Sunday, November 29, 2009

Rowland Fine Dining for Live Music Tonight

One of my friends is a multi-instrumentalist, although I'd only heard a recording and never seen him play live.

Tonight he was going to play Rowland's, so the plan was to start somewhere else and end our night there.

Barrel Thief was suggested because they were having live jazz, so the three of us met there for a couple of bottles of Domaine Vissoux Beaujolais Primeur and some snackage.

Two of us had soup (mine was roasted red pepper and crab, his was butternut squash) before we shared the antipasto platter.

I followed with some stinky cheese (the Truffle Tremor) and she had an Italian panini.

I finished with the chocolate truffle sampler.

There were several dates going on around us it seemed, including a woman who both my friends knew, but weren't especially fond of.

It is most assuredly a small town when it comes to running into your past here, isn't it?

Leaving the far reaches of town, for me at least, we headed into the Fan.

As I was approaching Rowland from Shields, I was surprised to hear a great deal of laughter and conversation from within.

There was already a lively crowd in the place, but we managed to grab three bar stools near the front for the best view.

My friends got something to drink and I ordered dessert. Yes, again.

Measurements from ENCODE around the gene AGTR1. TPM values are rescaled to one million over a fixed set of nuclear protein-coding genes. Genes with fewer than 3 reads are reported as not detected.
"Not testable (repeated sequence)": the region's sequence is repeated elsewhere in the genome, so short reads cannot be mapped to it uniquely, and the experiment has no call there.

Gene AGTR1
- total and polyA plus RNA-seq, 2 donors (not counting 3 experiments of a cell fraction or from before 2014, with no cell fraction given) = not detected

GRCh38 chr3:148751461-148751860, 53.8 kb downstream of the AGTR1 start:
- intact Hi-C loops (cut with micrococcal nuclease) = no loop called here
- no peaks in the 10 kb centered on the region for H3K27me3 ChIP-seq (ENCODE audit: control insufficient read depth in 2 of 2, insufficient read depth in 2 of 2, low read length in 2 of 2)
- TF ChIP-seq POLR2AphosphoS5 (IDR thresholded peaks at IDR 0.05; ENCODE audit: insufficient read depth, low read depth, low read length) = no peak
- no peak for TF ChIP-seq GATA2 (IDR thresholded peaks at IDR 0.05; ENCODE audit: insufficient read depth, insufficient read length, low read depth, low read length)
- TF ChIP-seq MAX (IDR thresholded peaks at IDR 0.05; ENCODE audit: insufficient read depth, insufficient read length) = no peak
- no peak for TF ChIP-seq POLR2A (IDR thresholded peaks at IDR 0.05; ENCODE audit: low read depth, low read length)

This time it was the chocolate creme brulee and although it wasn't quite as dark as Black Sheep's version, it was quite good.

When the peer pressure became too great, I ordered a glass of Temperanillo.

The problem was more fullness than lack of desire for wine, but then, two desserts will do that to you.

My talented friend and the other two musicians played a variety of covers, a lot of Beatles, some Bob Marley and such.

It was interesting to see them follow each other as they had had limited practice time together, but they made it work.

They played for close to two hours and seemed to be enjoying every minute of it.

I have to say I love what a bowed instrument adds to a rock song... and what six extra strings add to a guitar.

I asked one of the musicians, who was from Asheville, N.C. about his music preferences and he said it was so rare to be engaged in a music conversation by a stranger.

Then he lamented the absence of much besides dance bands and jam bands in Asheville.

The jam band thing I can see from what I know of the town, but not so much the dance thing.

We talked about the evolution of new musicians discovering older material. He was a huge Doors fan, but born in the late 80s, which always cracks me up.

It's probably a good thing that there are people out there willing to listen to the music that I've already heard to death.

But I can always enjoy hearing a talented friend play music, no matter how far back they pull from.

Which is not to say that as soon as I got into my car afterwards, I didn't turn up the volume on The XX, because I did.

Hearing old music, even the truly great and classic stuff, just makes me appreciate the new stuff more.

And sometimes talking to strangers about music is the best way to hear about something new or interesting.

Or even just surprise somebody with my topic of choice; Personally, I love it when people do it to me.

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